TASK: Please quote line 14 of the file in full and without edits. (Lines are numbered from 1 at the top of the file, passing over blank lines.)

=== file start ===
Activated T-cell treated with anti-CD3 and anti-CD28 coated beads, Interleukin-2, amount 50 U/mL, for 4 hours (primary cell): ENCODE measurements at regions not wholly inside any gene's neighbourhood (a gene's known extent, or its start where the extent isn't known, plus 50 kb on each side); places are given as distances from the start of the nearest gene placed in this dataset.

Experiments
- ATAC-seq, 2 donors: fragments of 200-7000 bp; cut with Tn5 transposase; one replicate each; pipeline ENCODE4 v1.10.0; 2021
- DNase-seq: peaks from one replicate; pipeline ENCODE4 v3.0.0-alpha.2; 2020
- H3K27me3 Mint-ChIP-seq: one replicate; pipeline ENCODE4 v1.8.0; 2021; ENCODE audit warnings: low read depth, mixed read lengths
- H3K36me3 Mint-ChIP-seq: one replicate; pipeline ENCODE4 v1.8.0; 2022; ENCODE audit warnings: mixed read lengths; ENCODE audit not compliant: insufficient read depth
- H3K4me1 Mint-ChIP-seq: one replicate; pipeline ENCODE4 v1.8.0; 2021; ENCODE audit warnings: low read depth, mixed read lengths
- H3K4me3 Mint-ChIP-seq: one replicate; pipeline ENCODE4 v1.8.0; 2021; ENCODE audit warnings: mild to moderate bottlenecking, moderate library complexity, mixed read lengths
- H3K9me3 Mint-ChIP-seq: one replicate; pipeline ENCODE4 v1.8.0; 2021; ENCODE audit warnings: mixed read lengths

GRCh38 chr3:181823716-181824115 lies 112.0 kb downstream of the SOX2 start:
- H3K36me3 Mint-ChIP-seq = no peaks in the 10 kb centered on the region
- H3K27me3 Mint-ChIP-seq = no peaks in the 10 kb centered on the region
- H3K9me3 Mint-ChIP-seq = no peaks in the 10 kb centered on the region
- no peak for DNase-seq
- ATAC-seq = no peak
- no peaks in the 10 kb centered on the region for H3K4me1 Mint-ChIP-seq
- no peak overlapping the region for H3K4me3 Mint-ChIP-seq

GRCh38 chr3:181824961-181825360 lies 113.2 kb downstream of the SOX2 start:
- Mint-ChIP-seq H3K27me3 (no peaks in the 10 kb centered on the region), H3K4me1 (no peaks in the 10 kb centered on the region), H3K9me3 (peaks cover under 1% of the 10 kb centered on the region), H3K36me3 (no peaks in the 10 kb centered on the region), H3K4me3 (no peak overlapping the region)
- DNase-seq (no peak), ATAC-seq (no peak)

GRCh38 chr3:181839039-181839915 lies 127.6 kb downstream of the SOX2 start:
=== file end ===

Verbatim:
- no peak for DNase-seq